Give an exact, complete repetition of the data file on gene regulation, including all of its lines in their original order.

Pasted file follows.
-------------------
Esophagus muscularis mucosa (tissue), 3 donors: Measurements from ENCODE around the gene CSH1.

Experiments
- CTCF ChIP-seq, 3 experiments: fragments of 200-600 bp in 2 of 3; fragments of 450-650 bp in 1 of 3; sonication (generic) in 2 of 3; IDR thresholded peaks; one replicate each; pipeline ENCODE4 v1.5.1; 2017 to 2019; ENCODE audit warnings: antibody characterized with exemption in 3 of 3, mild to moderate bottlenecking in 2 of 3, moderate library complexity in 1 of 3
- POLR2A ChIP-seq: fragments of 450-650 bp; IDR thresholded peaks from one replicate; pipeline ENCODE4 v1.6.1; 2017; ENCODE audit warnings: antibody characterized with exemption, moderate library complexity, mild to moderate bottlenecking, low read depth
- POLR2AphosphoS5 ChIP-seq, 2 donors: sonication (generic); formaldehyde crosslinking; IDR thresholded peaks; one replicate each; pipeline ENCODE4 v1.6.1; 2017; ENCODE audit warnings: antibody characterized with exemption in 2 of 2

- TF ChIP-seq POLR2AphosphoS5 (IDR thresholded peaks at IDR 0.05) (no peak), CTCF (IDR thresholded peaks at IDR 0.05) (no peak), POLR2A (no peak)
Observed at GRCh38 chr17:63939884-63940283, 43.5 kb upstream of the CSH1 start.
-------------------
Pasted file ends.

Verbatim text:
Esophagus muscularis mucosa (tissue), 3 donors: Measurements from ENCODE around the gene CSH1.

Experiments
- CTCF ChIP-seq, 3 experiments: fragments of 200-600 bp in 2 of 3; fragments of 450-650 bp in 1 of 3; sonication (generic) in 2 of 3; IDR thresholded peaks; one replicate each; pipeline ENCODE4 v1.5.1; 2017 to 2019; ENCODE audit warnings: antibody characterized with exemption in 3 of 3, mild to moderate bottlenecking in 2 of 3, moderate library complexity in 1 of 3
- POLR2A ChIP-seq: fragments of 450-650 bp; IDR thresholded peaks from one replicate; pipeline ENCODE4 v1.6.1; 2017; ENCODE audit warnings: antibody characterized with exemption, moderate library complexity, mild to moderate bottlenecking, low read depth
- POLR2AphosphoS5 ChIP-seq, 2 donors: sonication (generic); formaldehyde crosslinking; IDR thresholded peaks; one replicate each; pipeline ENCODE4 v1.6.1; 2017; ENCODE audit warnings: antibody characterized with exemption in 2 of 2

- TF ChIP-seq POLR2AphosphoS5 (IDR thresholded peaks at IDR 0.05) (no peak), CTCF (IDR thresholded peaks at IDR 0.05) (no peak), POLR2A (no peak)
Observed at GRCh38 chr17:63939884-63940283, 43.5 kb upstream of the CSH1 start.